This was an intensive but extremely rewarding meeting! Following the meeting with the elders at the beginning of the week when we sought permission to set up the play scheme in the village, we asked for a minimum of 24 volunteers to make the scheme working. When we arrived we were greeted by over 30 women and the community hall quickly became quickly packed with excited young and very old women keen to hear more about us.
The objectives were clear. We were trying to get the women to see the importance of education, play and volunteering and to disperse any local taboos they were accustomed around volunteering their time. They are expected to teach their children through play for 1 hour per week and volunteer for their community for a period of two years for free. It was important to establish how many women attended the first community meeting and whether they heard about us from others in the community. This was an important indicator to assess whether they were forced to attend the scheme.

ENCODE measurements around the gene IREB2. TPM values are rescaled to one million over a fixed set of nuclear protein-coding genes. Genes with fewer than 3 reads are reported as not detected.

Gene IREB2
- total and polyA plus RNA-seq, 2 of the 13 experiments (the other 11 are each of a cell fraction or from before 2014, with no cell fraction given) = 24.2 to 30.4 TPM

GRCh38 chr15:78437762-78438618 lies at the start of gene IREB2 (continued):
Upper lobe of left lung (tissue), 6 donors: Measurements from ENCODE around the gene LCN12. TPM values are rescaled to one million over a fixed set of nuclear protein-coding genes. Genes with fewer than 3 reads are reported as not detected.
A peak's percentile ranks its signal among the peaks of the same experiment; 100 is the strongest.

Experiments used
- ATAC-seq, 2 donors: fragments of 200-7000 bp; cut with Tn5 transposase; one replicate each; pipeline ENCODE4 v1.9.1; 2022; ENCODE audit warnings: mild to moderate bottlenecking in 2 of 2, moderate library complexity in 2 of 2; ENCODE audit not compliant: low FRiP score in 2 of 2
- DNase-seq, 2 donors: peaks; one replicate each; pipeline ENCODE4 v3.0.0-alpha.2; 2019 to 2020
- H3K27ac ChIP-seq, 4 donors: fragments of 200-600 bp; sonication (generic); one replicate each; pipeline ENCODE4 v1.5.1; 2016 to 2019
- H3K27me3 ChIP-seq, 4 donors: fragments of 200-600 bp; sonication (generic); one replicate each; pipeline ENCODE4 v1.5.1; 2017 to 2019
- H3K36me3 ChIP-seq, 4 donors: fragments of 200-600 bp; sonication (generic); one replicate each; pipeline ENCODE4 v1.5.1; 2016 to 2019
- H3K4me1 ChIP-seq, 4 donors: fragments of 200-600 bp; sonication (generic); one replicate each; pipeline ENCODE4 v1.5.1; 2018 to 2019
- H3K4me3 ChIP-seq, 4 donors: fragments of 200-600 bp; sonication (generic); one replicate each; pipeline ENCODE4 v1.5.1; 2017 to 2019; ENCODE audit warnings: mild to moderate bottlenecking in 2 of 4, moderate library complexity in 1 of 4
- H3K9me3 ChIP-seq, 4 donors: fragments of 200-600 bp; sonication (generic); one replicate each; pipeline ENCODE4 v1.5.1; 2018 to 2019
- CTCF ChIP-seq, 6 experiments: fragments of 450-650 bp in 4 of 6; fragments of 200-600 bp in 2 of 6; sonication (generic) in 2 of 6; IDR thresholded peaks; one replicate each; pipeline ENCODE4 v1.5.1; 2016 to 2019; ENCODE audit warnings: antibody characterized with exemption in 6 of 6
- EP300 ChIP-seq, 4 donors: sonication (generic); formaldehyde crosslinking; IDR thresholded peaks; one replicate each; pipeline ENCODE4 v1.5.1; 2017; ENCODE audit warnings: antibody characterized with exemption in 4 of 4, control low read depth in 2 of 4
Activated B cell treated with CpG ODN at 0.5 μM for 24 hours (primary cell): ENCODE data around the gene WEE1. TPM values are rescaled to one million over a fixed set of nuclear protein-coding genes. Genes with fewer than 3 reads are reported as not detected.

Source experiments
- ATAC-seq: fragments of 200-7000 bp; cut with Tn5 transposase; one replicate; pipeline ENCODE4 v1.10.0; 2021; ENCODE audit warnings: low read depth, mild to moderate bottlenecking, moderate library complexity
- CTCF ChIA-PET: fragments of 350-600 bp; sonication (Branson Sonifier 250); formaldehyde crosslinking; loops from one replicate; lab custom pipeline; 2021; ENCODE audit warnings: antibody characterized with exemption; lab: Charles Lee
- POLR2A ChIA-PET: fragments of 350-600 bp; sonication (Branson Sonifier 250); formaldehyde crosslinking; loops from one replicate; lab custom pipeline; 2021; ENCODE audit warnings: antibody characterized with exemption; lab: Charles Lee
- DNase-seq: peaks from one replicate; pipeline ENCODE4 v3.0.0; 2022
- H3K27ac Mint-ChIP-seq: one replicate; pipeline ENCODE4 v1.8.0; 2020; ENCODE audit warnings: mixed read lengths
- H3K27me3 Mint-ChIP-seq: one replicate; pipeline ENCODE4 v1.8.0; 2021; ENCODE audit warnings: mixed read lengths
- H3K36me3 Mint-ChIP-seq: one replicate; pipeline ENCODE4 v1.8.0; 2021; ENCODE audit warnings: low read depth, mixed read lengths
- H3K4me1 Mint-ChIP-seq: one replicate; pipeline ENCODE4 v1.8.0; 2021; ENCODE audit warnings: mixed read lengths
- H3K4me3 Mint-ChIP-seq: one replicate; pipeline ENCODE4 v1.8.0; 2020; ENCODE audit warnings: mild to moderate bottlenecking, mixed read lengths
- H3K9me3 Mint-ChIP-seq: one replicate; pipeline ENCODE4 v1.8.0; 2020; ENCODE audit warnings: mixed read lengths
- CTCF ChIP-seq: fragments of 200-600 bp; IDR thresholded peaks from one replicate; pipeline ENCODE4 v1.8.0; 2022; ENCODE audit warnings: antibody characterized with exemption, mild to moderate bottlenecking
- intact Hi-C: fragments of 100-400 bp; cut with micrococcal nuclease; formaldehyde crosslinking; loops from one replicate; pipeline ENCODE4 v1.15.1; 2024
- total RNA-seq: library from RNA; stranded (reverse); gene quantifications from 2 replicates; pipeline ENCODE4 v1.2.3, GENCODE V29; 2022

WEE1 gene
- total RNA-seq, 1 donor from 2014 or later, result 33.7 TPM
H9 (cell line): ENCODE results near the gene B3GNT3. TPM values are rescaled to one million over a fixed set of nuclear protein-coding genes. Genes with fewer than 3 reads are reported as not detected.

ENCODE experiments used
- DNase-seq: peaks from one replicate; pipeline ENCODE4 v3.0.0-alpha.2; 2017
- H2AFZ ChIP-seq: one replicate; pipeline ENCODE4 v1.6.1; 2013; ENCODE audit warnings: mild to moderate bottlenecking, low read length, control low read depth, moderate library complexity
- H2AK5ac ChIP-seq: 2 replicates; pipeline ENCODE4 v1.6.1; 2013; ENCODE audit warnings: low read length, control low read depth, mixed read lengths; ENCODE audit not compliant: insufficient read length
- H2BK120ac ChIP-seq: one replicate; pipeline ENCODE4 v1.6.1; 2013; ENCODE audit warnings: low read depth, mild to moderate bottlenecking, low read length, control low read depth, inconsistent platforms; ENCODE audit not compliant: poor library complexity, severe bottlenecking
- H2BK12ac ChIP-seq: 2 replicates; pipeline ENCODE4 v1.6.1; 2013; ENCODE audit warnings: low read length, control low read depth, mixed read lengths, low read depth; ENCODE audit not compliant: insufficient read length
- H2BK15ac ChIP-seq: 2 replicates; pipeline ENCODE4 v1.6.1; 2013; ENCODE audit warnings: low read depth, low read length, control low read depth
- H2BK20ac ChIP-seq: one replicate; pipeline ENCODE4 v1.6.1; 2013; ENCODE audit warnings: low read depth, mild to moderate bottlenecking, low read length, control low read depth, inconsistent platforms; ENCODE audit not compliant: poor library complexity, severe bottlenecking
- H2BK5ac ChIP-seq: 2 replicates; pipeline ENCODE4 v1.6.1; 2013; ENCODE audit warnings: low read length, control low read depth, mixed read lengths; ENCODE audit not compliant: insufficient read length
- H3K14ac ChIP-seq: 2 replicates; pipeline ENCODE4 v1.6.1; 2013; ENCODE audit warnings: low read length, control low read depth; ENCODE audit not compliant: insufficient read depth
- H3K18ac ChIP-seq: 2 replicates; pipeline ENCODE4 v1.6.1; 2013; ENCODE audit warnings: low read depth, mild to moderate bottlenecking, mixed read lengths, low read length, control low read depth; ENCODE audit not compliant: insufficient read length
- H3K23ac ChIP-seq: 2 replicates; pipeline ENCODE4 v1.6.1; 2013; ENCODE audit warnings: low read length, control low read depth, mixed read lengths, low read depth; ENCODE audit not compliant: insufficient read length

The women were divided into groups and asked to participate in discussions. With the help of Alhassan’s translations, I was able to ask simple but effective questions of these women. What surprised me was how difficult they found to understand why playing games with children was beneficial to children’s growth and development and all in the community.
The discussion was lively and each woman was keen to be heard. David, the manager skillfully geared unravelled the key concepts at the heart of Lively Minds and introduced them to women volunteers.
As an international volunteer and a woman, I felt I had an important role to play for Lively Minds in educating these women on the importance of play and education in their community especially for young girls and women, who seemed to be at a clear disadvantage.
One answer, in particular, stuck with me because of the way one lady responded. “The programme must be good because you come from Europe to be here with us” she said. I explained that we were here together because we collectively believed in the wellbeing and development of children, through education and play. They understood me and I felt satisifed to play such an important and positive role.
We left on an upbeat note; with hope that these women will return truly believing in the roles they could play as Lively Minds volunteers in their communities.